Cesaria Évora’s Mae Carinhosa

cover artCesaria Évora died in 2011 at the age of 70, having spent most of her life singing. This posthumous release gathers a baker’s dozen tracks she recorded over her career but which never ended up on any of her 11 studio albums. It serves as a perfect summation of that career and her seemingly effortless ability to illuminate these soft and bittersweet songs in Portuguese.

Évora grew up mostly in an orphanage in Mindelo, a city on the Portuguese-speaking island of Cape Verde off the Atlantic coast of Africa. As a teenager she started singing in clubs in Mindelo, then later went to Portugal, where she sang her sad songs to sailors in seaside bars. That’s where she was found by her longtime producer Jose da Silva, who took her to Paris to record her first album in 1988. Her 1995 release Cesaria took her fame to international heights, and she continued to sing until a few months before her death.

The songs here mostly alternate between the slow, sad-sounding morna style and a couple of more up-tempo styles, chiefly the bouncy, cumbia-like coladera. They also vary in setting, from almost purely acoustic to lush with strings, an occasional percussion loop and backing vocalists. So there’s a little bit of something here for her fans who might prefer one style over the others.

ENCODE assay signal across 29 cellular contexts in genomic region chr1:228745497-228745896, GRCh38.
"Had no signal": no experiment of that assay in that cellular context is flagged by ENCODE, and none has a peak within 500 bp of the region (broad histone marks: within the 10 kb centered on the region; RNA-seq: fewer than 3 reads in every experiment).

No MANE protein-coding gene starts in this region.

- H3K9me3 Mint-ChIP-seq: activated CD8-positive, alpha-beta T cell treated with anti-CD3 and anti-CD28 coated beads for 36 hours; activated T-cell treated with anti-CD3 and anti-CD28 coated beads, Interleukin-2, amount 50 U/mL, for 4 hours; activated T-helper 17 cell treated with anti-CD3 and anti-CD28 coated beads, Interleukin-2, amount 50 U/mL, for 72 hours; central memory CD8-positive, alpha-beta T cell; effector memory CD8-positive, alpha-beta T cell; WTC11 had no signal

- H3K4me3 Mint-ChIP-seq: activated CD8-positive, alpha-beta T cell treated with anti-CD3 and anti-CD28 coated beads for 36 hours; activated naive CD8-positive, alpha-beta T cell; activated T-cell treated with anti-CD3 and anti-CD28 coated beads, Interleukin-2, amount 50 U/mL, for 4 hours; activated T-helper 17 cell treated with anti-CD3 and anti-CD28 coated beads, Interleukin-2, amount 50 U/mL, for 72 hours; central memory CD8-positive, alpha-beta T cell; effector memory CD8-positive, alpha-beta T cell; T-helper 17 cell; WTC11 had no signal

The best mostly come in the first half of the program, including two lovely and lively coladeras, “Tchon de Franca” and the title track “Mae Carinhosa.” Both have a sexy rhythm driven by lots of percussion from drums and various shakers, with a mixed chorus repeating a simple refrain. The latter has some really nice, almost Cuban-style piano during an instrumental bridge.

That piano shows up again on one of the best of the melancholy, romantic mornas, “Dor di Sodade,” which has a fairly simple arrangement. Not so the opening track “Sentimento,” which is lush and jazzy with layers of acoustic guitars and other strummed instruments, a piano setting the harmonic structure and a tenor saxophone and violin adding color and intrigue. Although most of these tracks include a subtly played electric bass guitar, there’s what sounds like a bowed acoustic bass on the stately “Caboverdean d’Angola.” The next song, “Enigue Ingrote,” is very sprightly, with bongos and other percussion and a start-stop rhythm from the electic bass. Multi-talented African jazzman Manu DiBango adds some colorful marimba to the highly orchestrated morna “Esperanca,” which is followed by the very fast and short song “Cme Catchorr.”

This posthumous album comes across as a fitting and dignified career overview of “The Barefoot Diva.”

(Lusafrica, 2013)

About Gary Whitehouse

Gary has been reviewing music, books and more at the Green Man Review since sometime in the previous Millennium. He lives in a mostly hipster-free part of Oregon, where he enjoys dogs, books, music, the outdoors, and craft beer, cider, and coffee.